Later Life Workplace Index (LLWI)

Wi­t­hin our aging so­cie­ties la­ter life work is on the rise in most de­ve­l­o­ped coun­tries and or­ga­niza­t­io­nal prac­tices are im­portant for its suc­cess­ful im­ple­men­ta­ti­on. The Eu­ro­pean Com­mis­si­on (2015) pro­jects a 30% in­crea­se among Eu­ro­pean em­ployees aged 55 to 64 bet­ween 2013 and 2030. The in­crea­se in main­ly dri­ven by demographic change, but also by in­crea­sed la­bor mar­ket par­ti­ci­pa­ti­on ra­tes of ol­der em­ployees - in­clu­ding workers in re­ti­re­ment age. This ef­fect is fur­ther ac­ce­le­ra­ted by in­cre­a­sing stan­dard re­ti­re­ment ages in many Eu­ro­pean coun­tries. In par­al­lel, skilled labor force shortages af­fect key in­dus­tries, chal­len­ging or­ga­niza­t­i­ons in terms of re­cruit­ment, suc­ces­si­on plan­ning and know­ledge re­ten­ti­on. Mo­re­o­ver, la­ter life work has been found to sup­port health and well-being on the in­di­vi­du­al le­vel (e.g., Behncke, 2012; Din­gem­ans & Hen­kens, 2015) as well as re­li­e­ve so­ci­al sys­tems on the so­cie­tal le­vel. It is hence in the in­te­rest of both, eco­no­my and so­cie­ty, to re­tain the job performancemotivation, and health of ol­der em­ployees.

Organizational HR and management practices have been shown to po­si­tive­ly af­fect suc­cess­ful em­ploy­ment of ol­der em­ployees in many do­mains (e.g., Kun­ze, Boehm, & Bruch, 2011). Whi­le much re­se­arch has been car­ri­ed out on the in­di­vi­du­al an­te­ce­dents and pre­fe­ren­ces for ol­der em­ployees and post-re­ti­re­ment work in re­cent ye­ars (e.g., Fas­ben­der, Del­ler, Wang, & Wier­nik, 2014; Temp­ler, Arm­strong-Stas­sen, & Cat­ta­neo, 2010), it is not yet un­ders­tood, how suc­cess­ful em­ploy­ment of ol­der em­ployees can be enab­led from an or­ga­niza­t­io­nal per­spec­tive per­spec­tive (Boehm, Kun­ze, & Bruch, 2014). Re­se­arch has re­vea­led many in­di­vi­du­al le­vers, e.g. an or­ga­niza­t­io­nal cli­ma­te and lea­dership style sup­porting ol­der em­ployees, fle­xi­ble work ar­ran­ge­ments, oc­cupa­tio­nal health­ca­re or a pur­po­se­ful know­ledge trans­fer (e.g., Kooij, Jan­sen, Dik­kers, & de Lan­ge, 2014). Howe­ver, organizations still lack a well-foun­ded self-as­sess­ment tool to as­sess their rea­di­ness for an aging work­force and to de­ri­ve pos­si­ble cour­ses of ac­tion (Hen­kens et al., 2018; Tru­xil­lo, Ca­diz, & Ham­mer, 2015). Mo­re­o­ver, it is not yet in­ves­ti­ga­ted and un­ders­tood, which or­ga­niza­t­io­nal prac­tices dri­ve ol­der em­ployees’ per­for­mance, mo­ti­va­ti­on, and health most.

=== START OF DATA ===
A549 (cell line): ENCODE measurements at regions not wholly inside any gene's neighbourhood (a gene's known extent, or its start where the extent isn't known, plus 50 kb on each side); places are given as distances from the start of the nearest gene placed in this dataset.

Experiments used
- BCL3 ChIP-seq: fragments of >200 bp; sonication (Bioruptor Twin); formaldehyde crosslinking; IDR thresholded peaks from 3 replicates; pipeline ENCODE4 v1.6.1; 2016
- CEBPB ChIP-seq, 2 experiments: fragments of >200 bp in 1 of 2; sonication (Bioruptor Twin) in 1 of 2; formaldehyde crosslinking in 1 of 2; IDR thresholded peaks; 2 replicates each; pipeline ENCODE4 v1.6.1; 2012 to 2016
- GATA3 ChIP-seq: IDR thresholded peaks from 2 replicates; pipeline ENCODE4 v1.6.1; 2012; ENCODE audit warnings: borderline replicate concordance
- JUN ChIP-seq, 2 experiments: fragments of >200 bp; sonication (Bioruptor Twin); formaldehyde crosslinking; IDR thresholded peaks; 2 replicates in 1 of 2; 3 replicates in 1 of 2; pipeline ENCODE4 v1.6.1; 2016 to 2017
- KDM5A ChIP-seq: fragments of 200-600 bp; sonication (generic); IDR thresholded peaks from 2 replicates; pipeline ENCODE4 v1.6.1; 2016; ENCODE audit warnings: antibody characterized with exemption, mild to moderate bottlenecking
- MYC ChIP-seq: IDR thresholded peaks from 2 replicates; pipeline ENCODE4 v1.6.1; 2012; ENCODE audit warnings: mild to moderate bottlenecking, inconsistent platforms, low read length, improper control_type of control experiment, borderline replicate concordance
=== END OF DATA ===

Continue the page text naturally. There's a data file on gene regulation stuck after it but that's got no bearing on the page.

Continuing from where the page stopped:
Wöhrmann, Deller and Pundt (2018) hence propose the Later Life Workplace Index (LLWI) to sys­te­ma­ti­cal­ly de­scri­be suc­cess­ful working con­di­ti­ons for ol­der em­ployees and to com­pa­re or­ga­niza­t­i­ons re­gar­ding their prac­tices for an aging workforce. The index aims to serve as a free tool for self-assessment within organizations and benchmarking among peers on industry and regional level.


Goinger Kreis

The Go­in­ger Kreis is a Ger­man fo­rum und think tank of lea­ding busi­ness ma­na­gers and sci­en­tists for the fu­ture of hu­man re­sour­ce ma­nage­ment and em­ploy­ment. Wi­t­hin its in­te­rest group for "em­ploy­ment po­ten­ti­als of ol­der workers" the Go­in­ger Kreis sup­ports the de­ve­lop­ment of an in­dex for suc­cess­ful and sustainable la­ter life work sin­ce many ye­ars. Fur­ther in­for­ma­ti­on is avail­able at www.go­in­

Demographie Netzwerk (ddn)

The Demographie Netzwerk (ddn) is net­wor­king as­so­cia­ti­on of ~400 com­pa­nies and in­sti­tu­ti­ons that aims to ac­tive­ly shape the de­mo­gra­phic chan­ge wi­t­hin the work­force. The ddn sup­ports the de­ve­lop­ment of the La­ter Life Workplace In­dex as a prac­tice-ori­en­ted tool al­lo­wing com­pa­nies and or­ga­niza­t­i­ons to self-as­sess them­sel­ves re­gar­ding their ca­pa­bi­li­ties re­gar­ding an aging and in­cre­a­sin­gly age-di­ver­se work­force.

Federal Institute for Occupational Safety and Health (BAuA)

The BAuA is a fe­deral in­sti­tu­te from the Ger­man Mi­nis­try of La­bour and So­ci­al Af­fairs (BMAS) and con­ducts sci­en­ti­fic re­se­arch in four di­vi­si­ons: Is­su­es and Pro­gram­mes, Pro­ducts and Work Sys­tems, Work and Health, as well as Ha­zar­dous Sub­stan­ces and Bio­lo­gi­cal Agents. The BAuA sup­ports the de­ve­lop­ment of the Later Life Workplace Index sci­en­ti­fi­cal­ly and me­tho­do­lo­gi­cal­ly.

ias Gruppe

The ias Group provides integrated solutions regarding health and performance management in Germany. Over the last 40 years the ias Group has pioneeringly accompanied all changes in the world of work. As one of the leading providers in its industry, it develops prevention-oriented solutions that help to keep managers, employees and whole organizations healthy, productive and successful. The ias Group supports the Leuphana University of Lüneburg in embedding the Later Life Workplace Index and its findings and insights in practice.

Age Smart Employer Award

The Age Smart Employer Award is a culture-change strategy to honor New York City businesses whose practices engage and retain workers of all ages, with a specific focus on older workers. The award was initiated by the Robert N. Butler Columbia Aging Center and The New York Academy of Medicine in 2012 as an extension of the Age Friendly NYC initiative, a public-private partnership to make New York City a better place to grow old. It honors New York City employers whose policies and practices promote generational diversity in the workforces and highlights the positive contributions of older workers.